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Entitlements vs. the Economy

My first column stated my

view of the three dimensions

of my responsibilities to you—

retail, wholesale and existen-

tial—and discussed the retail

challenges of navigating the

retirement process.

The second, or whole-

sale, dimension of AFSA’s

responsibilities to retirees is

the defense of our statutory

retirement benefits—our

entitlements. In fact, this

imperative applies to all AFSA

members and Foreign Ser-

vice employees, as virtually

all of us will someday reach

that magic status of “retired.”

Our AFSA board, like its

predecessors, is fully com-

mitted to preserving the

benefits which were, and

are, part of the contractual

terms and conditions of our


That said, none of us

should have any doubts about

the harsh realities of the cur-

rent fiscal environment. The

increasing national deficit,

largely driven by automatic

entitlement increases that

can only be changed by law, is

simply unsustainable. Every

year the discretionary budget

shrinks in relative terms, thus

enhancing the pressure for

entitlement reform.

If, or more likely when,

a “grand bargain” is finally

negotiated, our entitlements

will be on the table along with

all others, and we will not

be exempt from the adjust-

ments our fellow citizens

will face (e.g., chained cost

of living adjustments, higher



Views and opinions expressed in this column are solely those of the AFSA Retiree VP.


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retirement age, means test-

ing and the like).

In fact, serious and equi-

table entitlement reform is

in all of our interests. It will

provide a basis for stable

economic growth and entitle-

ment security going forward.

If, however, there is any effort

to force federal employees in

general, or Foreign Service

personnel in particular, to

bear a heavier burden than

other citizens, AFSA will join

our fellow federal unions to

fight such efforts, including in

the courts.

There are more immedi-

ate problems, as well. First,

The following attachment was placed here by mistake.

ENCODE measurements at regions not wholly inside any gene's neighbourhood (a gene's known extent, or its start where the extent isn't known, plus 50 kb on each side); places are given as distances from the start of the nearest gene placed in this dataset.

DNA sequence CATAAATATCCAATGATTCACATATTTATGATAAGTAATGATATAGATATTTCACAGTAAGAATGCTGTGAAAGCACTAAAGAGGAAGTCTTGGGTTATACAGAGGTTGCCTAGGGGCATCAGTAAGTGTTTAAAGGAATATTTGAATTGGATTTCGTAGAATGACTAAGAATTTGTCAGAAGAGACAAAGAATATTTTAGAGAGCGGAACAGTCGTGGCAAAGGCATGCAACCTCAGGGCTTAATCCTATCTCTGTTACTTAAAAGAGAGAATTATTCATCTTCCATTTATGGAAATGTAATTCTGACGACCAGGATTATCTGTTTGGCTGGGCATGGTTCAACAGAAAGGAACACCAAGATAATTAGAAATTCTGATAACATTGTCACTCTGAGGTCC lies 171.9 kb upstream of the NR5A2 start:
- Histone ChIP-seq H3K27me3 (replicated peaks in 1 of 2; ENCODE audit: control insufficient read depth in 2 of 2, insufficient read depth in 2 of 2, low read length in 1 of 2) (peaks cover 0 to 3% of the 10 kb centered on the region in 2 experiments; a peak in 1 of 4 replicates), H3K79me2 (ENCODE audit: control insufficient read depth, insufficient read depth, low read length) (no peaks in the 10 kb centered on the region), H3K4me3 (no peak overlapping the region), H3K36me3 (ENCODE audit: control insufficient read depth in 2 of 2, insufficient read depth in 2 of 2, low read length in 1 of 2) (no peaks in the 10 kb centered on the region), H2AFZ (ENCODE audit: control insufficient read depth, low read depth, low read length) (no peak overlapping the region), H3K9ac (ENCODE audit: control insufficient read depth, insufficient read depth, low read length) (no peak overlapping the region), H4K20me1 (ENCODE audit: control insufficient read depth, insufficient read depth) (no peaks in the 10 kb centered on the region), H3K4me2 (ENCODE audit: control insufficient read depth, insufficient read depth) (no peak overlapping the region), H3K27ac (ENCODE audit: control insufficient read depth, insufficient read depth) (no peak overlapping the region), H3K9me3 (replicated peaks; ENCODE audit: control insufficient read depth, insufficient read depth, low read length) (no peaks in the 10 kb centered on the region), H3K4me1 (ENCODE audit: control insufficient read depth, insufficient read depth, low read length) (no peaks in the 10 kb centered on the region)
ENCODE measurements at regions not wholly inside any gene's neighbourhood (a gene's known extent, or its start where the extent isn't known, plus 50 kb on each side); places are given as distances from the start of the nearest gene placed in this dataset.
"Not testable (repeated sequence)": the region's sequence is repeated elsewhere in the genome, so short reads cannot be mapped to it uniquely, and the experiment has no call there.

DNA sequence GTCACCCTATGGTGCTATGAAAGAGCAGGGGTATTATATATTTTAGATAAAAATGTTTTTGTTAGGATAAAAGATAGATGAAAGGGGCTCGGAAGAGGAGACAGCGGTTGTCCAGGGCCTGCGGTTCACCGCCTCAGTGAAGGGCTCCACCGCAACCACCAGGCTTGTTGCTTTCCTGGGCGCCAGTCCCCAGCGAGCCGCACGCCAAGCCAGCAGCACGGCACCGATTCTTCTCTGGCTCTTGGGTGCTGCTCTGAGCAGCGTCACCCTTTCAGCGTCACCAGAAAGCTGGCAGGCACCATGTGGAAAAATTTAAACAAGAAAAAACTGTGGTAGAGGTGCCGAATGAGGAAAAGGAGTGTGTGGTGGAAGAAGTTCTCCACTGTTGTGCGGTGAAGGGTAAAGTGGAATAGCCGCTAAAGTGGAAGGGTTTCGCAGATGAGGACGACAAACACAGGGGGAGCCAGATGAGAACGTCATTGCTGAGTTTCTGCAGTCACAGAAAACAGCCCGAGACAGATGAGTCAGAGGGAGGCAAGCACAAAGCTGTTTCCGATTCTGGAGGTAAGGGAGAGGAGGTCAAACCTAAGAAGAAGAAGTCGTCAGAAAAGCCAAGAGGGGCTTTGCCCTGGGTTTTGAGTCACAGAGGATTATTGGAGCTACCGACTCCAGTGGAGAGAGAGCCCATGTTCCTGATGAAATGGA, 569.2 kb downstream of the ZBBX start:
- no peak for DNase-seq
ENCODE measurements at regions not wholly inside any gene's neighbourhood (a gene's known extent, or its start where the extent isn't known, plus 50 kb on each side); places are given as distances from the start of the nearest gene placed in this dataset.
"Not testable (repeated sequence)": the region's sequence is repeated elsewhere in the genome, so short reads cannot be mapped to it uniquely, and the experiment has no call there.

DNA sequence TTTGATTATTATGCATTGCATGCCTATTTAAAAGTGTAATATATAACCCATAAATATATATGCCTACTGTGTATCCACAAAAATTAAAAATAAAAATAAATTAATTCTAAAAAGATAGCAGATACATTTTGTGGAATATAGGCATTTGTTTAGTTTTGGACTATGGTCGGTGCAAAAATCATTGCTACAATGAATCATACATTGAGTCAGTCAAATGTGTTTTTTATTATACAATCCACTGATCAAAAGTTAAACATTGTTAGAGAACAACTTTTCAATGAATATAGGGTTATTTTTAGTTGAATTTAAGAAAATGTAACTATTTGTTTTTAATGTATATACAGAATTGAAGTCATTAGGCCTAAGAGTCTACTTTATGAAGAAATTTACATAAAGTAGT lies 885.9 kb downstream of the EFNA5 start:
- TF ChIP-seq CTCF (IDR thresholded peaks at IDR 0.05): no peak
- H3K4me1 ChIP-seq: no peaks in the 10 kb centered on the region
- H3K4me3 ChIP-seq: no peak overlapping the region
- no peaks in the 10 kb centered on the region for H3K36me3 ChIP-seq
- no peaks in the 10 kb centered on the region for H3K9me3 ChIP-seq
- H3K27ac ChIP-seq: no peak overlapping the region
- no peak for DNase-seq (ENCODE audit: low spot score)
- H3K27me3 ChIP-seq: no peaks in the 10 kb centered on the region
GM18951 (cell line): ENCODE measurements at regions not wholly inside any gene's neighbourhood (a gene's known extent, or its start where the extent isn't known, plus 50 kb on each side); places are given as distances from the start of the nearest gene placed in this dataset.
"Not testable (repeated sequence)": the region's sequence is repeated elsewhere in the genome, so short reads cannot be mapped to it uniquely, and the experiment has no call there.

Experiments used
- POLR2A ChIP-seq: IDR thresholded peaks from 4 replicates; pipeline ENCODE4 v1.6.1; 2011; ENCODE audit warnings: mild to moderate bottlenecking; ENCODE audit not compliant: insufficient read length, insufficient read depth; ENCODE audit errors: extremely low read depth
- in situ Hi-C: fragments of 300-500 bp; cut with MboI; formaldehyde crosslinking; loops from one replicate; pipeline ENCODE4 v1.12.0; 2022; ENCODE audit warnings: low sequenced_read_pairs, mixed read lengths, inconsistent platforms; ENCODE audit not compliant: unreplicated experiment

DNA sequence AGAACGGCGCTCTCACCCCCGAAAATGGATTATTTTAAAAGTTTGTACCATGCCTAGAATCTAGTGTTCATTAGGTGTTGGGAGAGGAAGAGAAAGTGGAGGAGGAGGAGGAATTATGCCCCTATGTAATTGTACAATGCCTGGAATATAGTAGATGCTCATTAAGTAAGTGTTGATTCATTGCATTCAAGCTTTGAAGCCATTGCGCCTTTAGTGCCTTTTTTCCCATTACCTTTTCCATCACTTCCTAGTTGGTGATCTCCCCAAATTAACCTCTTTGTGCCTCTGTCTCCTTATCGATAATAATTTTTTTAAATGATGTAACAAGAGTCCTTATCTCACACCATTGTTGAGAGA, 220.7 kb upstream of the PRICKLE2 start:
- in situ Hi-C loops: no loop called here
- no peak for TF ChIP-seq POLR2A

there is the possibility that in

regular budgetary or seques-

ter processes efforts will be

made to reduce the Interna-

tional Affairs Budget (aka the

150 Account) by, for example,

requiring active and retired

employees to pay a higher

percentage of their health

insurance premiums. We will

counter any such efforts by

mobilizing our resources in

the legislative arena, as we

have successfully done in the


Finally, there is a special

situation that our lawyers

and the board are studying.

The Foreign Service Retire-

ment System is separate

and fully (about 95 per-

cent) funded. Other federal

programs are not. Social

Security’s disability fund is

already out of assets and

its retirement and Medicare

funds will reach the same

fate in a few decades.

In a deteriorating fiscal

environment, the tempta-

tions to “raid” our fund or

merge it with another in

deficit will increase. We need

to be prepared on this front.

In short, our strategy is

to stay informed, accept the

shared sacrifice in nation-

wide entitlement reform

legislation, and fight legisla-

tively and legally any efforts

to impose special burdens on

our retirees.

Writing this column has

forced me to take a hard-

eyed look at our retiree

benefits situation. It is what

it is, and we will do what we




On Sept. 14, American Foreign Service Association

President Ambassador Barbara Stephenson participated

in a panel discussion, “Is American Diplomacy at Risk?”

The event was sponsored by the U.S. Foreign Policy and

National Security Program at American University. Amb.

Stephenson acknowledged that American diplomacy

is at risk, but encouraged A.U. students to pursue their

dreams of joining the Foreign Service, promising to do her

best as AFSA president to restore a healthy career path

for them. From left: Panel moderator and A.U. School of

International Service’s Diplomat in Residence Ambassa-

dor Anthony Quainton, American Academy of Diplomacy

President Ambassador Ronald Neumann, Stephenson and

SIS Associate Professor Charles Call.



Serious and equitable entitlement reform

will provide a basis for stable economic

growth and entitlement security going